The above described pioneering works are very interesting but unfortunately, during all those processes for modifying CNT surfaces, more chemicals such as modifier agents, surfactants, organic solvents, amphiphilic polymers, or other additives are indispensable. These would inevitably increase the hazard to environment; enhance the preparation cost and complex the functionalization processes. Therefore, it is still a challenging work to develop a facile, low-cost, and green CNT surface modification method for fabricating CNT-based nanocomposites.

Recently, we have demonstrated a novel modification approach, plasma treatment, to modify the polystyrene microspheres surface with hydroxyl groups [10]. In this whole modification process, no more solvent and chemicals are involved, which simplifies the modification process, reduces the preparation cost, and decreases the hazard to environment. Herein, we explored this simple, low-cost, and green protocol to introduce the hydroxyl groups on the side walls of single wall carbon nanotubes (SWCNTs) and use these surface-modified SWCNTs as substrate to fabricate SiO2-coated SWCNTs (SWCNT@SiO2) nanocomposite by the co-condensation reaction between hydroxyl groups bearing on the surface of SWCNT@SiO2 with tetraethoxysilane (TEOS) in a sol–gel process. Following the similar procedures, the SiO2 shell of SWCNT@SiO2 can be further functionalized with thiol groups by using suitable amount of 3-mercaptopropyl-triethoxysilane (MPTO) as co-condensation agent together with TEOS. Subsequently, the silver nanoparticles (Ag NPs) can be further in situ synthesized and immobilized on the thiol-modified surface of SiO2 shell through covalent bonds. The schematic procedures were shown in Scheme 1.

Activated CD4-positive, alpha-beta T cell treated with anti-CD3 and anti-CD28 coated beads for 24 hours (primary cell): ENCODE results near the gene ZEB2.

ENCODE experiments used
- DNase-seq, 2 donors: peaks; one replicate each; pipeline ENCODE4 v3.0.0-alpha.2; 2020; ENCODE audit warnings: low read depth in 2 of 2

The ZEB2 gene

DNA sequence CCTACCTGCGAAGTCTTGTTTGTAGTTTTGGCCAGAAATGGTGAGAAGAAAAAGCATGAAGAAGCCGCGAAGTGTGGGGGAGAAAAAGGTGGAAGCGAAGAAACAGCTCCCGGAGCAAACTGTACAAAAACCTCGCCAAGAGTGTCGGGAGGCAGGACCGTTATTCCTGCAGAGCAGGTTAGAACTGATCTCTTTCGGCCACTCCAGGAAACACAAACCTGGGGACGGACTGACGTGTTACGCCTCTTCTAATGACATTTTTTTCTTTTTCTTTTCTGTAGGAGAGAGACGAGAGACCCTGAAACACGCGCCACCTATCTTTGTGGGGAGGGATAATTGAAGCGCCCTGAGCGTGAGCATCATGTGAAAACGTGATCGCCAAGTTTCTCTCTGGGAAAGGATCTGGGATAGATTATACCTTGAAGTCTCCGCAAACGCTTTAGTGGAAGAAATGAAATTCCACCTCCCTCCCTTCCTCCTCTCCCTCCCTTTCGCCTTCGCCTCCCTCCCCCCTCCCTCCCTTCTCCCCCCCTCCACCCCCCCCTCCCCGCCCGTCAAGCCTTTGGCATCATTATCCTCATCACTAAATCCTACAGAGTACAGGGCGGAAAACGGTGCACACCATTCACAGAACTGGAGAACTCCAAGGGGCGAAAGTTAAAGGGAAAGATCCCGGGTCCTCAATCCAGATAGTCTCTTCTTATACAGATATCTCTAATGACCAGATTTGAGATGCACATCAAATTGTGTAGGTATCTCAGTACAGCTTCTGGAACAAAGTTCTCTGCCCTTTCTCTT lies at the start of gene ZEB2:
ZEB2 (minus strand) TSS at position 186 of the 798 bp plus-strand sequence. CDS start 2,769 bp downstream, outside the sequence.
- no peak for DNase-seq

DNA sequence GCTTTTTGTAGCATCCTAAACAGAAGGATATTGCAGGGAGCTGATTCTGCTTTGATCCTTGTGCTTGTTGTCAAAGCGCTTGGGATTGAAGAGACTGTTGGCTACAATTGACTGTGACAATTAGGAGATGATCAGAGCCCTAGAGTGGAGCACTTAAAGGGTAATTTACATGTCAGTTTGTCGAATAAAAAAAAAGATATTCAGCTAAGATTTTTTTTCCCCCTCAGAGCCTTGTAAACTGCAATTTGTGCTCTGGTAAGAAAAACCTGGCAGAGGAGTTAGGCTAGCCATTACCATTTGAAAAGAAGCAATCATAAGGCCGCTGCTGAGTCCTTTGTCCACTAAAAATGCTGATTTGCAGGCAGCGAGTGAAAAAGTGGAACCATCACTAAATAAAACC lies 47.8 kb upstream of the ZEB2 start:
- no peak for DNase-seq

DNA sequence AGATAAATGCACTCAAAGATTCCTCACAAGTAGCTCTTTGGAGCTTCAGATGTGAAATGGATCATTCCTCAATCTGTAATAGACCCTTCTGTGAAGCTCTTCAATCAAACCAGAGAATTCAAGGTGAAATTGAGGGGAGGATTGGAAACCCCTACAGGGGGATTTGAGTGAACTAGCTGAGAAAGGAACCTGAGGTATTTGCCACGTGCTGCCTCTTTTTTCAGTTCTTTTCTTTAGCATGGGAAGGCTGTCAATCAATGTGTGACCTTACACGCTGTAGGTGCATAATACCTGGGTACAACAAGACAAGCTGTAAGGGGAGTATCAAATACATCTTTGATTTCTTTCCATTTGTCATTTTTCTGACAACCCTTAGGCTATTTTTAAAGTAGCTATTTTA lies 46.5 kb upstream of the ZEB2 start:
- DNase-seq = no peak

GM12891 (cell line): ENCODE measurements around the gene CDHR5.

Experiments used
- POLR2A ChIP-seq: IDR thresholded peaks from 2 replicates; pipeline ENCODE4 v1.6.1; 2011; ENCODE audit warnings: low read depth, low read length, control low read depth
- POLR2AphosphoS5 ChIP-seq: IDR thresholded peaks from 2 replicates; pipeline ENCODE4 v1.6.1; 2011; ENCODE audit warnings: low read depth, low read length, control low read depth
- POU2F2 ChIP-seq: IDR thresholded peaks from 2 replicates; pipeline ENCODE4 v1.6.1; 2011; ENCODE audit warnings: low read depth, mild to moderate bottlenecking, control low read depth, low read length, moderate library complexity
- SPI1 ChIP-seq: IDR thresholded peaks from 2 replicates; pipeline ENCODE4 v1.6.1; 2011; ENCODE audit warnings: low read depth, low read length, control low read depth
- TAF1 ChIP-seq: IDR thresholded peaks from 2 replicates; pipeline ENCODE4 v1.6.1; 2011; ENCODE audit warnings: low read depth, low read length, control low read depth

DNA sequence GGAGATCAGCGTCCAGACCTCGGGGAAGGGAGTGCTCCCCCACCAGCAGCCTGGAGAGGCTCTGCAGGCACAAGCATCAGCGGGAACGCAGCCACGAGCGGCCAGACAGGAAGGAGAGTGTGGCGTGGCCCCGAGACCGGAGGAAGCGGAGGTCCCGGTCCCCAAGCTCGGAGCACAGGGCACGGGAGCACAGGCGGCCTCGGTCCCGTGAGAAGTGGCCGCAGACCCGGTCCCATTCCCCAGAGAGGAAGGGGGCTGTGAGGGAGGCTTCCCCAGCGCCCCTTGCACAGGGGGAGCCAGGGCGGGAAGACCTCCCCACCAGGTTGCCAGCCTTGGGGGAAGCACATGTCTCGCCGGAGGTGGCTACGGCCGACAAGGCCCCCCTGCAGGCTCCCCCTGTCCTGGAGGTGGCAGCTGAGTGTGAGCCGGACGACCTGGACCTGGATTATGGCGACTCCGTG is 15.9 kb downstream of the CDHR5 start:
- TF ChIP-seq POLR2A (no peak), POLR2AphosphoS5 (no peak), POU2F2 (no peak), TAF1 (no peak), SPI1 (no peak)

Scheme 1
scheme 1

Schematic illustration of fabrication of SiO2-coated single wall carbon nanotubes (SWCNT@SiO2) and Ag nanoparticles immobilized SWCNT@SiO2(SWCNT@SiO2/Ag nanoparticles) based on the plasma-treated SWCNTs. TEOS and MPTO in scheme are tetraethoxysilane and 3-mercaptopropyl-triethoxysilane, respectively